Friday, May 3, 2013

Lenguaje de signos

During breaks from weeding and writing I surf the net.  I time myself and wander for "X" number of minutes.  Some days it can be almost dangerous to be curious about what I find because it leads to so much I don't know but would love to learn. 

Like some jay I found the colors in the middle image alluring.  Throw in some hands and I've gone for the sucker punch.  ASL, I'm on the floor no need for the punch.

I enlarged this and saw that this was not American Sign Language (ASL).  

It is SSL.

Yes, Spanish Sign Language.  One difference between the two languages is the need for more letters.  There are four more letters in the Spanish alphabet.

I did a little exploring and learned that SSL varies from country to country.  Makes sense.  The Canadians and we Americans speak English, but I'm sure that they can hear us.  Well, mostly.  I think some of the Michiganders and Minnesotans might be able to pass.

This link takes to a longer discussion of SSL-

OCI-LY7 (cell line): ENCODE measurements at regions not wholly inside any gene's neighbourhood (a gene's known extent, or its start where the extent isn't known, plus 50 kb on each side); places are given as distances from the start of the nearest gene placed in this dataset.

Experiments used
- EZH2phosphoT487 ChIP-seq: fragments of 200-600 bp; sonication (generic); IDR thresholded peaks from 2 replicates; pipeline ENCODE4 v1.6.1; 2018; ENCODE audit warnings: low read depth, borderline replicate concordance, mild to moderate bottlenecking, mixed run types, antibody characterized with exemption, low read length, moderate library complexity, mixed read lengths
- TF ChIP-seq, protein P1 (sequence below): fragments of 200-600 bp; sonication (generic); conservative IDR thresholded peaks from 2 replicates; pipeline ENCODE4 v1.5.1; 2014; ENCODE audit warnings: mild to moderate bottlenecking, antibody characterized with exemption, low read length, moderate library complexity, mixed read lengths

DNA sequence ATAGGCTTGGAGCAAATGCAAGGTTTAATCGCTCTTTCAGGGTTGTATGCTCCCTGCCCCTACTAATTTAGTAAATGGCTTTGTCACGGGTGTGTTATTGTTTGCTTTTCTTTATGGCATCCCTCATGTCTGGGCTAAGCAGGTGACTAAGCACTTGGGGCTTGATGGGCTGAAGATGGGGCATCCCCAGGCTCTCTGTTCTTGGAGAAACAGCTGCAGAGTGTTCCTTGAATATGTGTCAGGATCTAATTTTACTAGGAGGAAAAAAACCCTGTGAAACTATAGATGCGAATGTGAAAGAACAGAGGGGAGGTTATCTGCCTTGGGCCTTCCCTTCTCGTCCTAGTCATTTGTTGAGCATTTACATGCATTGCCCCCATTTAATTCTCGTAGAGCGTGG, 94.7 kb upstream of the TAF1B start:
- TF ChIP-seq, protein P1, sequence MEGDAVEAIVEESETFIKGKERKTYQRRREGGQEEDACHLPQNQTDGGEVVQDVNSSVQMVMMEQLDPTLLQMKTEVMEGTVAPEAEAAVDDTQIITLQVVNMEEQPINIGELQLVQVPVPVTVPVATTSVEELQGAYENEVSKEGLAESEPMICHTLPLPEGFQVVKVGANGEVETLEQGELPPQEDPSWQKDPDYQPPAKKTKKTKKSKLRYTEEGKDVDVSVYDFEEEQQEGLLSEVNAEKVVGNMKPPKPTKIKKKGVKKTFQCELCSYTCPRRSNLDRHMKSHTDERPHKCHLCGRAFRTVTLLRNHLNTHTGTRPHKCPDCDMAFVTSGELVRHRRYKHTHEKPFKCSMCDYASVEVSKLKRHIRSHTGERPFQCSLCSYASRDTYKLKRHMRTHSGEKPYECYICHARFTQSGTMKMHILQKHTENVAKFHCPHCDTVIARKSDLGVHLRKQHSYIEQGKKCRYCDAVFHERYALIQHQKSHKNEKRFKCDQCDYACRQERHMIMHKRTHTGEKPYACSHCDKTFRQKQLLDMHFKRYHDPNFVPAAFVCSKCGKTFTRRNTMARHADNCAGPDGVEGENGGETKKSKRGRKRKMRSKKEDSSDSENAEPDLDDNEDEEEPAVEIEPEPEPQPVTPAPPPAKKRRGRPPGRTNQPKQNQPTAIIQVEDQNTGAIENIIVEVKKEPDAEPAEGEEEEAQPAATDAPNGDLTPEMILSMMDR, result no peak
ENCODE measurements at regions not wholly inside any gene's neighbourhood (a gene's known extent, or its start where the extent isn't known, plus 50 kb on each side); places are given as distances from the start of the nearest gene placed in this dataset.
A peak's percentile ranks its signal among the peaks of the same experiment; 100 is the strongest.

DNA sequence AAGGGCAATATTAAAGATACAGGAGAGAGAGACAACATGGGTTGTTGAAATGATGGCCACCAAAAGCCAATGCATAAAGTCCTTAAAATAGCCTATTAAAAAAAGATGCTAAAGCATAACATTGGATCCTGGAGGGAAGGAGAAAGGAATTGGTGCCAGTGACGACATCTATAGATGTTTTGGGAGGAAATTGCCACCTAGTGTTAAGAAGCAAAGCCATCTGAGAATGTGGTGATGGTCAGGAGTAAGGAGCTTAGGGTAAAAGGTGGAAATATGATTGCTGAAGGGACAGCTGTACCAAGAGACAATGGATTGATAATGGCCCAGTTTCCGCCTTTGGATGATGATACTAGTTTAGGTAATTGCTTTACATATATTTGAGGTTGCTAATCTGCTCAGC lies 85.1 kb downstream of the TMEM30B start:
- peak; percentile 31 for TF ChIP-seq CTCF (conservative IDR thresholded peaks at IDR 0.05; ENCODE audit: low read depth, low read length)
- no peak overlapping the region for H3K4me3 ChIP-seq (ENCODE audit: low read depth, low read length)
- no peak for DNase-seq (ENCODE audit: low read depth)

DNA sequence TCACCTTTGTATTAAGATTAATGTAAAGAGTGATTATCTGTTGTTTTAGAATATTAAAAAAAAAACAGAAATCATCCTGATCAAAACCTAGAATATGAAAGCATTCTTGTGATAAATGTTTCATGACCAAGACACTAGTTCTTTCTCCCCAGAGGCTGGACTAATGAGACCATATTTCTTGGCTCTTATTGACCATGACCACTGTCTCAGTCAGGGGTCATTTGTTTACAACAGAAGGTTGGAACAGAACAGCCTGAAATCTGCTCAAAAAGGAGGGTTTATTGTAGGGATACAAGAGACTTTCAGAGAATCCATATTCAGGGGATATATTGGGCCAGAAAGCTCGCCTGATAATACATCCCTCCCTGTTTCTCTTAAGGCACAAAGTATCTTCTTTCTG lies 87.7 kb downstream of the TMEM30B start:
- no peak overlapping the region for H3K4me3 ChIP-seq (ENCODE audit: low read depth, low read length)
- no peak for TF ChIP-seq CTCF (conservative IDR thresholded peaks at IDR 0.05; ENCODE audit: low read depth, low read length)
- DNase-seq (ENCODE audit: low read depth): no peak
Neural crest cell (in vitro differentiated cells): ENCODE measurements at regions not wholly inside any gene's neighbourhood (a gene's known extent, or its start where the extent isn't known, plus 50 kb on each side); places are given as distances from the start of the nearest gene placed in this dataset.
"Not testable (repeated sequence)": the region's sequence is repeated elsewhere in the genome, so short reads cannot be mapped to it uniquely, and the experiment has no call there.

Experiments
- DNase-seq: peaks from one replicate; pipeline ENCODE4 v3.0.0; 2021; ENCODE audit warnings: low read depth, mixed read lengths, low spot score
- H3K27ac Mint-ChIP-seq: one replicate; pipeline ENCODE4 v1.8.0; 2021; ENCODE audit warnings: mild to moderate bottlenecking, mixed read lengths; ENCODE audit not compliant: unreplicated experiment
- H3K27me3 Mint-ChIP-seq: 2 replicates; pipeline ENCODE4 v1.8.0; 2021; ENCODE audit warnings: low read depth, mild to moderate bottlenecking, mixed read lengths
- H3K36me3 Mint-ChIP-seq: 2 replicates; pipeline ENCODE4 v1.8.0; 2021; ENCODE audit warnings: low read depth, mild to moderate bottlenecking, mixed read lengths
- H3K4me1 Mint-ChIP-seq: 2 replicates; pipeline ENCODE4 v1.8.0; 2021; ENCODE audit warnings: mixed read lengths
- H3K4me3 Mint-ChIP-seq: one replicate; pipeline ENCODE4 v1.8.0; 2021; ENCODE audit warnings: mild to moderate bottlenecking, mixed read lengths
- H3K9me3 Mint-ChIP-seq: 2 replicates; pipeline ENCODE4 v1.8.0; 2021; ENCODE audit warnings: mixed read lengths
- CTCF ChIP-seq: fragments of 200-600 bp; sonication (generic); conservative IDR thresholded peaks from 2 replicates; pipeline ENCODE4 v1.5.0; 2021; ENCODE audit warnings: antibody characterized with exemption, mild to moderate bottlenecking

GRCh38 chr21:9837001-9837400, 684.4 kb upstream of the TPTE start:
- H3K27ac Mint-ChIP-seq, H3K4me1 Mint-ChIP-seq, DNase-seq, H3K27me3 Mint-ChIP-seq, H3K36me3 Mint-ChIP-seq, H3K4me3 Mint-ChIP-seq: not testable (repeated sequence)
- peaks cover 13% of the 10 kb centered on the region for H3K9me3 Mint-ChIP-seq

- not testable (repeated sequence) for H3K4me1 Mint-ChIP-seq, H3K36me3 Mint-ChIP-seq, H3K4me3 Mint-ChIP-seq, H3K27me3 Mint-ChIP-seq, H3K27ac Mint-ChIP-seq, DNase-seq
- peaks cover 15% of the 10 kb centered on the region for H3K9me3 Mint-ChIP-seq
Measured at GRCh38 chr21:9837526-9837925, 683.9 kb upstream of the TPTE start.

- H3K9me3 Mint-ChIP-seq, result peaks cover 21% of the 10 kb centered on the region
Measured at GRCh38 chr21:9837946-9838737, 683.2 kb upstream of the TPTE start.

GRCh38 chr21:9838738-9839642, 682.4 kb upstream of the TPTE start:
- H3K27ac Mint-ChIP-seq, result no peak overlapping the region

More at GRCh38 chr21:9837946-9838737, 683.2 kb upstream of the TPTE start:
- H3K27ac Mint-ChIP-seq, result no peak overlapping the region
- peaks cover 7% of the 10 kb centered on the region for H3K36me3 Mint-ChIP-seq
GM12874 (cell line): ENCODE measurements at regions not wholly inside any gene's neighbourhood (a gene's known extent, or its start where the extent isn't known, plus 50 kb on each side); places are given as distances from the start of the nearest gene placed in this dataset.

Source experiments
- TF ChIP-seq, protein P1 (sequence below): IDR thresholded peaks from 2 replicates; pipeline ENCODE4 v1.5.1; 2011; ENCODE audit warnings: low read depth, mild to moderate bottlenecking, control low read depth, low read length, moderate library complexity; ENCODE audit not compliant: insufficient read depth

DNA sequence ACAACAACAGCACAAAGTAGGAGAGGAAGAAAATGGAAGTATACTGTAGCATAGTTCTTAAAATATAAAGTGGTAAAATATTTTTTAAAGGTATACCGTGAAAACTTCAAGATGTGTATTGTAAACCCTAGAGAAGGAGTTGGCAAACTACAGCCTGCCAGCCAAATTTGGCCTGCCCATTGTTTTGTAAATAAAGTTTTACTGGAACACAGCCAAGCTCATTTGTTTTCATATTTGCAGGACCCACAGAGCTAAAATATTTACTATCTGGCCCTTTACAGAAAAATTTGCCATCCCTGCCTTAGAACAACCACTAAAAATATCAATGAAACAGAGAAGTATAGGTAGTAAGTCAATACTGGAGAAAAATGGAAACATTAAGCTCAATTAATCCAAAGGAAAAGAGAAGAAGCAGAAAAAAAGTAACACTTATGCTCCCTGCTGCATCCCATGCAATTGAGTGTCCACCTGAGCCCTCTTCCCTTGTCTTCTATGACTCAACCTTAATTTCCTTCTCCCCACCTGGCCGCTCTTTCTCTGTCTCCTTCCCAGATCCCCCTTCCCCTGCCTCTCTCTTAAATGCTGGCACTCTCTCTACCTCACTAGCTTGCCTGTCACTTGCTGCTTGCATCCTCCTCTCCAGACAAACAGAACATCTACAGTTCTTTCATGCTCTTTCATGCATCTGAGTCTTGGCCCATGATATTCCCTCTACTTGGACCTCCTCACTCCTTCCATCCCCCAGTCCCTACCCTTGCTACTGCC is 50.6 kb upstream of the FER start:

Due in part to the large Mexican community in the United States (About Deafness also has an article on Mexico's deaf community), there are quite a few resources available for learning Mexican sign language:
  • The Institute for Disabilities Research and Training, Inc. (IDRT) offers a Mexican/ASL translator program
  • Signing Fiesta offers training videos in Mexican sign language and English.
  • Sign language dictionary: Serafín García, Esther (1990). Comunicación manual. México, D.F.: SEP
Research has also been done into Mexican sign language:


  1. Very interesting. Two of my close friends are interpreters for the deaf in ASL. It's interesting to watch them together (they are husband and wife). She learned ASL as an adult, he has been signing since childhood, as his parents were deaf. It's practically a dance, a joy to watch them.

  2. When our daughter Kate was little, she and I took classes in ASL. I, too loved seeing the dance-like qualities in the language. Years later, when I was teaching preschool, one of my children best responded to sign - spoken language was a challenge. He ended up teaching himself the ASL alphabet. He loved to sign and sing the "Alphabet song".

  3. There was a time when English had more letters:

    1. Thank you! What a treasure. I'm going to save this bookmark.